Wednesday, August 22, 2007

It's Ours, but We don't Want it

Appropriation. After "exploitation" it's the word that so aptly conveys the depth and breadth of white culture over and into mud peeples' cultures. When I mentioned Amy Winehouse the other day I thought how it might possibly appear to some of my friends who are sensitive to the subject of a white songstress using black musical tropes to meet success.

Without any apologies, I want to say that I'm a fan of Amy's talent, and that yes, I think it's fucked up when there are talented mud peeps who never even get a shot, particularly the kind of shot she had.

And yet there's no denying her talent; to have the depth of artistic vision she does and the chops to express it with so much bravura is, I think, a rare thing. But to have it while in your early 20's is hitting the lottery. As I write this I have her Love is a Losing Game on, and it's crazy to think that she's writing and singing like this at 24/25.

Should that talent be constrained by genre according to racial precepts? Of course not. Am I saying this because of her undeniable talent or, rather more precisely, because I like her talent? Yes, there's that degree of prejudice involved, but it's more a matter of being "real." Yeah, at some point, art crit does indeed boil down to intangibles and preferences. But it's actually much more, or rather, it can, and should be more. This is totally subjective but it's not a cop-out. There's simply no other way for me to put it.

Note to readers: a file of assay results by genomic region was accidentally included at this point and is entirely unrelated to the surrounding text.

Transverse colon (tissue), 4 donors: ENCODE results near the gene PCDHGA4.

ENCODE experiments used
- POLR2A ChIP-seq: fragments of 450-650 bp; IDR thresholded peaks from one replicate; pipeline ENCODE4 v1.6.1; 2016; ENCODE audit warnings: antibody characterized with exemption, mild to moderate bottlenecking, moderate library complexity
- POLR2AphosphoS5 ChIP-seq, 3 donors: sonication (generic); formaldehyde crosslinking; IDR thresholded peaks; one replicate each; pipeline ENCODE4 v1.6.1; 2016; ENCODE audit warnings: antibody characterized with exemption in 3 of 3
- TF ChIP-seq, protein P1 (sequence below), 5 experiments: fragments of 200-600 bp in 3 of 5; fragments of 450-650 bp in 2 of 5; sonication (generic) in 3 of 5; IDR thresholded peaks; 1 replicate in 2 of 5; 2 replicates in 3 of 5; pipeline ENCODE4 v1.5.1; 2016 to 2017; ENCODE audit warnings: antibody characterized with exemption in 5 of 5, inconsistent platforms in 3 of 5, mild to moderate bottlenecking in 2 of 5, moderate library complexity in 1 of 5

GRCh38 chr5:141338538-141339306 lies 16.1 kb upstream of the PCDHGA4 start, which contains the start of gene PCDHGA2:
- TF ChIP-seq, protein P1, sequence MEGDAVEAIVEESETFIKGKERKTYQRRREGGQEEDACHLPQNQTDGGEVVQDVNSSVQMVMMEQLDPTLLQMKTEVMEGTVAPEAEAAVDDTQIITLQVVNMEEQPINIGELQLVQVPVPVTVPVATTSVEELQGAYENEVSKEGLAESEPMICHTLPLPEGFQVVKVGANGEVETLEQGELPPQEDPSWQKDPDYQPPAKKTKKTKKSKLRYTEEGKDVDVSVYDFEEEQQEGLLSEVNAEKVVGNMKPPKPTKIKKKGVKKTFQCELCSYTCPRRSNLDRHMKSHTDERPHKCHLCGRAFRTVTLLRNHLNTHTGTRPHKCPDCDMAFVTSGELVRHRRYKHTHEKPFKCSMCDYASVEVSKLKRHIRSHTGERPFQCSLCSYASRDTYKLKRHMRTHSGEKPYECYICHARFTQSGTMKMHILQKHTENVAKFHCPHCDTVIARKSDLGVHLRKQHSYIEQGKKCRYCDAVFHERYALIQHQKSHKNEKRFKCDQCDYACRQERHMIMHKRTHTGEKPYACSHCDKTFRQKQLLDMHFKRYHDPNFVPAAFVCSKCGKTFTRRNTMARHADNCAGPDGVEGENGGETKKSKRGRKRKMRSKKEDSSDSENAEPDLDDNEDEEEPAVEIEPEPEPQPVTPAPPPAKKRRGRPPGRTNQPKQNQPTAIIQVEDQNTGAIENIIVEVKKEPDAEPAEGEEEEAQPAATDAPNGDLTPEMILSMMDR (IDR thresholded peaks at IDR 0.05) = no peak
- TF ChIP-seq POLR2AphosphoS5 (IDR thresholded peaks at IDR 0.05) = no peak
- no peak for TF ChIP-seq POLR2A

What I mean. Some artists have that aura of authenticity. A guy like Tarantino comes along and totally jacks the cultural flow of mud peeps left and right and it's hailed as genius.

But to Asians who grew up on shit like Sword of Vengeance we look at something like Kill Bill and just laugh.

Look at Paul Simon, who I can take in limited doses. When he made his critically acclaimed Graceland I sneered. I thought it rang false. I still do. Put it this way; having a celebrity white singer fronting blacks is not only visually problematic but an aesthetic infantilizing that creeps me out.

But this whole appropriation business gets really dizzy when you consider someone like Clapton. Obviously his allegiance and devotion to the blues is real. Any dude who'd leave the Yardbirds at the height of popularity for the Bluesbreakers is making a statement. But I thought his cover of I Shot the Sheriff was limp.

It goes on and on. Led Zep's cover of I Can't Quit You Baby is one of the best I've ever heard. And of course, Stevie Ray who always gave props to Albert King and Jimi.

And I guess this is a way of turning the mirror back on America, because we’re so pathologically contemptuous of our own until someone else appropriates them, and then we climb on board. After all, it wasn’t until the Brit guitarists - Clapton, Beck, Page, but also Peter Green – reminded white Americans of what they had lying in their own backyard but had for all intents rejected. No, Elvis didn’t remind white Amerikkka where rock ‘n roll’s roots lie, no no no. Jimi had to leave and go to Europe to be “discovered.” A few, such as Mike Bloomfield, Duane Allman and many a southern rocker like Johnny Winter (Cool band name: “Johnny Winter And”) or Billy Gibbons of ZZ Top knew.

But for the most part we’re retarded over here. Sorta reminds me of the Churchill quote I heard in The Eleventh Hour: “America always makes the right decision, after exhausting all other possibilities.”

Oh well I haven't resolved the conundrum of a white girl "singing black." But it's doubtful that Americans, particularly young ones, can even see the line that runs from the blues to rock. It’d be amusing for a minute to hold up a picture of, say, Otis Rush, and one of Henry Rollins and ask college students if they think the two are musically related.